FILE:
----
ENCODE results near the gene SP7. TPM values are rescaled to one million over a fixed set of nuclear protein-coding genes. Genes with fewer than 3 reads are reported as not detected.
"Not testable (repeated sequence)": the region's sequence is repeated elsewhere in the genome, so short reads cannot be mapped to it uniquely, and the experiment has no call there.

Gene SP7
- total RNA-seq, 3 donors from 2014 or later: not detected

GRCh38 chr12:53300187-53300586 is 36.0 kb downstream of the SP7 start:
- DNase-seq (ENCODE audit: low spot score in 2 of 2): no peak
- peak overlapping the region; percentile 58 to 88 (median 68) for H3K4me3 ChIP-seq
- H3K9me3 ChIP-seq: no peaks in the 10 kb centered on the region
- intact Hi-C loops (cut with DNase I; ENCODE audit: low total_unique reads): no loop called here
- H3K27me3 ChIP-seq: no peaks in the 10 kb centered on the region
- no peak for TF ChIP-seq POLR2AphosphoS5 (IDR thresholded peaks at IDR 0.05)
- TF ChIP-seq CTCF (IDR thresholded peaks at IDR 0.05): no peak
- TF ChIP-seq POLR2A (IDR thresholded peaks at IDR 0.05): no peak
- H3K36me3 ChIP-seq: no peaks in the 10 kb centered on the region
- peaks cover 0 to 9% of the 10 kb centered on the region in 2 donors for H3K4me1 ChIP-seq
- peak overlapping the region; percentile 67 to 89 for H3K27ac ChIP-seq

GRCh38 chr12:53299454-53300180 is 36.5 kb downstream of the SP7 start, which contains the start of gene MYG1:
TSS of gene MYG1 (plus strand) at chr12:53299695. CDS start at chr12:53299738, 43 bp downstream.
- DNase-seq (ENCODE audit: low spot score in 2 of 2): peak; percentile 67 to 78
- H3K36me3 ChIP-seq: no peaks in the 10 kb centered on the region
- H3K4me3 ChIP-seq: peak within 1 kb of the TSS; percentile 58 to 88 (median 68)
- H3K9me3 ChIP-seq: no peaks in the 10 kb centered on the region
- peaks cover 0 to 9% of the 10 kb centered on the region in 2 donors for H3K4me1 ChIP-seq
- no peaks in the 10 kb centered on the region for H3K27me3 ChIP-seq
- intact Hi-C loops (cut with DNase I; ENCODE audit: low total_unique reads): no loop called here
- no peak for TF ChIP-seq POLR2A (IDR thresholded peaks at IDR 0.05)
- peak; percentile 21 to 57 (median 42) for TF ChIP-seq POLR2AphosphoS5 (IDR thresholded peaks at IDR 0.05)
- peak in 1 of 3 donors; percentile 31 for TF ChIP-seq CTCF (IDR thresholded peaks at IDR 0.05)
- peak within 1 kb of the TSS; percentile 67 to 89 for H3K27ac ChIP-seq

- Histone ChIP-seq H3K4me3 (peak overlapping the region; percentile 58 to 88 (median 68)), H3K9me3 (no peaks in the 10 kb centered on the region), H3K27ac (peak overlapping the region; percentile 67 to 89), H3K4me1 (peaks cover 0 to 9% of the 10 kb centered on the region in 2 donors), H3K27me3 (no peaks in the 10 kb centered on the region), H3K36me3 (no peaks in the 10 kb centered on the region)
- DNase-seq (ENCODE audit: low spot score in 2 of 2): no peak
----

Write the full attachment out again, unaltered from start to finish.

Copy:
ENCODE results near the gene SP7. TPM values are rescaled to one million over a fixed set of nuclear protein-coding genes. Genes with fewer than 3 reads are reported as not detected.
"Not testable (repeated sequence)": the region's sequence is repeated elsewhere in the genome, so short reads cannot be mapped to it uniquely, and the experiment has no call there.

Gene SP7
- total RNA-seq, 3 donors from 2014 or later: not detected

GRCh38 chr12:53300187-53300586 is 36.0 kb downstream of the SP7 start:
- DNase-seq (ENCODE audit: low spot score in 2 of 2): no peak
- peak overlapping the region; percentile 58 to 88 (median 68) for H3K4me3 ChIP-seq
- H3K9me3 ChIP-seq: no peaks in the 10 kb centered on the region
- intact Hi-C loops (cut with DNase I; ENCODE audit: low total_unique reads): no loop called here
- H3K27me3 ChIP-seq: no peaks in the 10 kb centered on the region
- no peak for TF ChIP-seq POLR2AphosphoS5 (IDR thresholded peaks at IDR 0.05)
- TF ChIP-seq CTCF (IDR thresholded peaks at IDR 0.05): no peak
- TF ChIP-seq POLR2A (IDR thresholded peaks at IDR 0.05): no peak
- H3K36me3 ChIP-seq: no peaks in the 10 kb centered on the region
- peaks cover 0 to 9% of the 10 kb centered on the region in 2 donors for H3K4me1 ChIP-seq
- peak overlapping the region; percentile 67 to 89 for H3K27ac ChIP-seq

GRCh38 chr12:53299454-53300180 is 36.5 kb downstream of the SP7 start, which contains the start of gene MYG1:
TSS of gene MYG1 (plus strand) at chr12:53299695. CDS start at chr12:53299738, 43 bp downstream.
- DNase-seq (ENCODE audit: low spot score in 2 of 2): peak; percentile 67 to 78
- H3K36me3 ChIP-seq: no peaks in the 10 kb centered on the region
- H3K4me3 ChIP-seq: peak within 1 kb of the TSS; percentile 58 to 88 (median 68)
- H3K9me3 ChIP-seq: no peaks in the 10 kb centered on the region
- peaks cover 0 to 9% of the 10 kb centered on the region in 2 donors for H3K4me1 ChIP-seq
- no peaks in the 10 kb centered on the region for H3K27me3 ChIP-seq
- intact Hi-C loops (cut with DNase I; ENCODE audit: low total_unique reads): no loop called here
- no peak for TF ChIP-seq POLR2A (IDR thresholded peaks at IDR 0.05)
- peak; percentile 21 to 57 (median 42) for TF ChIP-seq POLR2AphosphoS5 (IDR thresholded peaks at IDR 0.05)
- peak in 1 of 3 donors; percentile 31 for TF ChIP-seq CTCF (IDR thresholded peaks at IDR 0.05)
- peak within 1 kb of the TSS; percentile 67 to 89 for H3K27ac ChIP-seq

- Histone ChIP-seq H3K4me3 (peak overlapping the region; percentile 58 to 88 (median 68)), H3K9me3 (no peaks in the 10 kb centered on the region), H3K27ac (peak overlapping the region; percentile 67 to 89), H3K4me1 (peaks cover 0 to 9% of the 10 kb centered on the region in 2 donors), H3K27me3 (no peaks in the 10 kb centered on the region), H3K36me3 (no peaks in the 10 kb centered on the region)
- DNase-seq (ENCODE audit: low spot score in 2 of 2): no peak